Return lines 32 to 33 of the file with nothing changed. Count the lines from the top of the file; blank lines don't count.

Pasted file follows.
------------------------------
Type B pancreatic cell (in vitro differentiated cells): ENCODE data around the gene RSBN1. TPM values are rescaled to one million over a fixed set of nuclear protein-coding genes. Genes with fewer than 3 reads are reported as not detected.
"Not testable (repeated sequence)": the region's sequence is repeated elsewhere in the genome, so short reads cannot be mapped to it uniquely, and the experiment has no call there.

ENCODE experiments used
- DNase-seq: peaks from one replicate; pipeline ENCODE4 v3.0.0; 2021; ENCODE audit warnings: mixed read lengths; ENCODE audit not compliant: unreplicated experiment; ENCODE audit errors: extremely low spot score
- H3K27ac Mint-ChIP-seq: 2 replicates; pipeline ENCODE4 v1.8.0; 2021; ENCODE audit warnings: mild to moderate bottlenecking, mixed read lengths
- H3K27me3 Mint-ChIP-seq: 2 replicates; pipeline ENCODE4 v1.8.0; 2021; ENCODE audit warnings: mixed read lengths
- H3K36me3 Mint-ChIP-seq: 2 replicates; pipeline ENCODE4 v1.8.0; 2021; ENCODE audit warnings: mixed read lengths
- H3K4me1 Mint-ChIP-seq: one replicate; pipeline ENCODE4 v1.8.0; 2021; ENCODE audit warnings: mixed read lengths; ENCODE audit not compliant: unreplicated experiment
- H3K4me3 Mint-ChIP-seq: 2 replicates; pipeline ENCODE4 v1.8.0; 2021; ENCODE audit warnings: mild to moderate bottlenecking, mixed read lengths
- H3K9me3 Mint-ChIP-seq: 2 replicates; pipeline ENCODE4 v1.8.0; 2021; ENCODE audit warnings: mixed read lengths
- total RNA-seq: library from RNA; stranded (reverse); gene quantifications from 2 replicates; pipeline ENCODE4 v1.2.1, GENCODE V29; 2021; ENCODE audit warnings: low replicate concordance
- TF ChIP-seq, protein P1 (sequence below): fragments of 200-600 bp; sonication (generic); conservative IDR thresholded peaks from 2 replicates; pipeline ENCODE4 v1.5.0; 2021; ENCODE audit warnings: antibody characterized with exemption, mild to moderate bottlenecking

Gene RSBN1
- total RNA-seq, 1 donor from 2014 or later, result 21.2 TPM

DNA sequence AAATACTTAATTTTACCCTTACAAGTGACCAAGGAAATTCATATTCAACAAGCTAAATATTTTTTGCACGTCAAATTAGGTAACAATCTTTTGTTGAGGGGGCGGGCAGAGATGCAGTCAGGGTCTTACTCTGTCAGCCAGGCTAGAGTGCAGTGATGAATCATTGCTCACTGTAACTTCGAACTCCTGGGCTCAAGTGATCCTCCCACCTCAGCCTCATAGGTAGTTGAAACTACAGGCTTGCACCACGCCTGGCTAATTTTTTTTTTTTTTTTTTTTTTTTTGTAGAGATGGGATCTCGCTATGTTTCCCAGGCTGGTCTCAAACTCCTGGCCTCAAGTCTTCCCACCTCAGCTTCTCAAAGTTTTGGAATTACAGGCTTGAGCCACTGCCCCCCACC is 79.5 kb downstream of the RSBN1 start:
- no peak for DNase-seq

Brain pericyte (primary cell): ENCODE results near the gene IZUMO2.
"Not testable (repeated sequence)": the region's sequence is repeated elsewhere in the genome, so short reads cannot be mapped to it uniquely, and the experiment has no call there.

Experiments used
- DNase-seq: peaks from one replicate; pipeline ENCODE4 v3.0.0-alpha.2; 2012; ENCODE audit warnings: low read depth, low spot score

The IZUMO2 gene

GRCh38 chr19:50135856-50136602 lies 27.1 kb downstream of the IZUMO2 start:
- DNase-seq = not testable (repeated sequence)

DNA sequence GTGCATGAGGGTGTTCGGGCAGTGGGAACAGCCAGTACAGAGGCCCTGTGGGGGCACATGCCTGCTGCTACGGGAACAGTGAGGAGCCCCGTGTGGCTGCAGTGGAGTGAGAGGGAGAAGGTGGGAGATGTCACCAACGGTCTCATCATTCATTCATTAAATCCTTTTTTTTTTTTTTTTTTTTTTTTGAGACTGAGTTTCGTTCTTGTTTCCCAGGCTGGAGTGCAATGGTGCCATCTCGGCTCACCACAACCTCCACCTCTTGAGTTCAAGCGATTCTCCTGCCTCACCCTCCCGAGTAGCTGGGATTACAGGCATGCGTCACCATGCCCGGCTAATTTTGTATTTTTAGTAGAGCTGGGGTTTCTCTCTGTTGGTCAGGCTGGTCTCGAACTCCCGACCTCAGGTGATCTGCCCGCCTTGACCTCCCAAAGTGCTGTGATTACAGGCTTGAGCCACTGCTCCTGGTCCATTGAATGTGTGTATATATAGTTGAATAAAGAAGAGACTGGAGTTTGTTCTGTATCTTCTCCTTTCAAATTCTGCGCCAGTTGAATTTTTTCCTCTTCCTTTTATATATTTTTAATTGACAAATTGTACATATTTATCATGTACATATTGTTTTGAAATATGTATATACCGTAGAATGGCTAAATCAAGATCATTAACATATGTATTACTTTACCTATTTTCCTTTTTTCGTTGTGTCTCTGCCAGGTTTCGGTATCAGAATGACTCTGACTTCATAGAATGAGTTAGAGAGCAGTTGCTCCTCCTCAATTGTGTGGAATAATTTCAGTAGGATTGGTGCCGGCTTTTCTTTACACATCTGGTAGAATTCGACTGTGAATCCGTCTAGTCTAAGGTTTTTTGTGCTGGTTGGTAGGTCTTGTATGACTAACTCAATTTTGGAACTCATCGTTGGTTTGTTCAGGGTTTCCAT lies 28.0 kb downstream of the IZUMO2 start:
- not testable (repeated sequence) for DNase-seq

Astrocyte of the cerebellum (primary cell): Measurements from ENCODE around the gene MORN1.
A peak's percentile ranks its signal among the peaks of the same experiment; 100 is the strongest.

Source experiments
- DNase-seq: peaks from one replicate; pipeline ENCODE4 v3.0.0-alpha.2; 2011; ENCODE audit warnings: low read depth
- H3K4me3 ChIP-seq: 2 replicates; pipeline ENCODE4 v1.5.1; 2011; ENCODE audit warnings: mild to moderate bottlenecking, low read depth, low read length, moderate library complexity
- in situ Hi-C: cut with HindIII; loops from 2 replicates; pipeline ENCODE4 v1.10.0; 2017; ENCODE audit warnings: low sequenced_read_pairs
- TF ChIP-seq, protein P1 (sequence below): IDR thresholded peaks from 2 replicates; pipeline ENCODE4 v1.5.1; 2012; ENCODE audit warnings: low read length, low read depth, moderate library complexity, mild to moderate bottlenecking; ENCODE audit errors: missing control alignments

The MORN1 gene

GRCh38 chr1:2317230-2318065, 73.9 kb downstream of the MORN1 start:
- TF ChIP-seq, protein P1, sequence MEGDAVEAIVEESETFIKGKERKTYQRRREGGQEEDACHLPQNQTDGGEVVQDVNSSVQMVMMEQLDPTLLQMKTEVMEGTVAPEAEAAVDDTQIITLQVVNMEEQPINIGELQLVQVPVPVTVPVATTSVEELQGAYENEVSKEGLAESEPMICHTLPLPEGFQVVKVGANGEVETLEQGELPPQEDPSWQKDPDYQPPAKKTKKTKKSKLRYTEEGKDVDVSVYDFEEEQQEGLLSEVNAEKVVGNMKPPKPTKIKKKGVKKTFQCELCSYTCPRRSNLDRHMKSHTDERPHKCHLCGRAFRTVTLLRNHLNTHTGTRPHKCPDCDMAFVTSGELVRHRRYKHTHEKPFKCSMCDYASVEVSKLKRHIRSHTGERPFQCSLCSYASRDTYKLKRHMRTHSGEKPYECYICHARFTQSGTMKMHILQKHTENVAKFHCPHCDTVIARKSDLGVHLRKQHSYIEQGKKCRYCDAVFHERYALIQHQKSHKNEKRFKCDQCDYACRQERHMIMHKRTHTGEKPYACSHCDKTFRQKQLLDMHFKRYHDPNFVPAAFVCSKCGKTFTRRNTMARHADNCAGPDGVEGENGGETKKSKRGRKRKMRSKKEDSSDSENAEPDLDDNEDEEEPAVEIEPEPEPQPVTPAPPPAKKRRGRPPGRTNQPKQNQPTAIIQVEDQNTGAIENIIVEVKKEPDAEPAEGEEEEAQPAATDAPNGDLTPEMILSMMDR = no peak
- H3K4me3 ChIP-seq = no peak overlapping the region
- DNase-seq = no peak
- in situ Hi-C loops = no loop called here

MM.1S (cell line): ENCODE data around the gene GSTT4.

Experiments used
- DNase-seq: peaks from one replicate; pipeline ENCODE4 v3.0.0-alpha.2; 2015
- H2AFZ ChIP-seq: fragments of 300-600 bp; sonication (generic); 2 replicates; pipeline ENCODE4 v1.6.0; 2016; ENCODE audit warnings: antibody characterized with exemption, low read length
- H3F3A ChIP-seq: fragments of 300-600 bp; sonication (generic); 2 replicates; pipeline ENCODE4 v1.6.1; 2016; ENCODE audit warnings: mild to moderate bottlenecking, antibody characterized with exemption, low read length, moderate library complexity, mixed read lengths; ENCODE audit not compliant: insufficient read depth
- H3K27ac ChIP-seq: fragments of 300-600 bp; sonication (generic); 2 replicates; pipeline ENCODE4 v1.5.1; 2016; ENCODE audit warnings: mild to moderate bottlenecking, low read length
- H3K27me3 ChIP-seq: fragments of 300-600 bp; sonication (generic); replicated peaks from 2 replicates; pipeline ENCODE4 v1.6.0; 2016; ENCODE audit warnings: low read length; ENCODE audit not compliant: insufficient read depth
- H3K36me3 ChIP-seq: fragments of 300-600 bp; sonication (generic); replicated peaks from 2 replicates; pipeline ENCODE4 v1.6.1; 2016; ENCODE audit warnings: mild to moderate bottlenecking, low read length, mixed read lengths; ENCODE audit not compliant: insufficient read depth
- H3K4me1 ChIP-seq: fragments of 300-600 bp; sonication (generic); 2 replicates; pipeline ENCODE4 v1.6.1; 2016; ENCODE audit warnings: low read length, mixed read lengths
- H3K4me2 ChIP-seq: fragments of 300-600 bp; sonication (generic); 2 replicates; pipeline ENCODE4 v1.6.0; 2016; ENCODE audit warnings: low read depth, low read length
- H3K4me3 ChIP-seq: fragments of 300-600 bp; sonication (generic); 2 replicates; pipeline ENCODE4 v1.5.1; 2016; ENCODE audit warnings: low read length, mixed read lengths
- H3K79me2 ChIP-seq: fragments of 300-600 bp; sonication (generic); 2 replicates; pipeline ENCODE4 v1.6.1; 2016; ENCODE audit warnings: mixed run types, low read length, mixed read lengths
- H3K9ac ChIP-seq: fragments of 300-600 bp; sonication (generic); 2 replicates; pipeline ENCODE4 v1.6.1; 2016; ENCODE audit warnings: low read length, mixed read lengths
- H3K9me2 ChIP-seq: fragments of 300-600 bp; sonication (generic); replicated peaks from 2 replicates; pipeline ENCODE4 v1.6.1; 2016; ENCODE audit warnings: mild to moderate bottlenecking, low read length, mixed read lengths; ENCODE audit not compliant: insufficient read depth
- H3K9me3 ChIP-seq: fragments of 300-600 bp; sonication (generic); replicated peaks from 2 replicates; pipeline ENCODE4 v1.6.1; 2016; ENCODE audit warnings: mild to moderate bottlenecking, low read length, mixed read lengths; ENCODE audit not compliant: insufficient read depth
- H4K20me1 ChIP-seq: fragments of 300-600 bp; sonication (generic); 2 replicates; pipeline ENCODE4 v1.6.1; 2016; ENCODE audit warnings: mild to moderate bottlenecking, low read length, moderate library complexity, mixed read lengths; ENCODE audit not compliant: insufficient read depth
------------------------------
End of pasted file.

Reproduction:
- TF ChIP-seq, protein P1 (sequence below): IDR thresholded peaks from 2 replicates; pipeline ENCODE4 v1.5.1; 2012; ENCODE audit warnings: low read length, low read depth, moderate library complexity, mild to moderate bottlenecking; ENCODE audit errors: missing control alignments

The MORN1 gene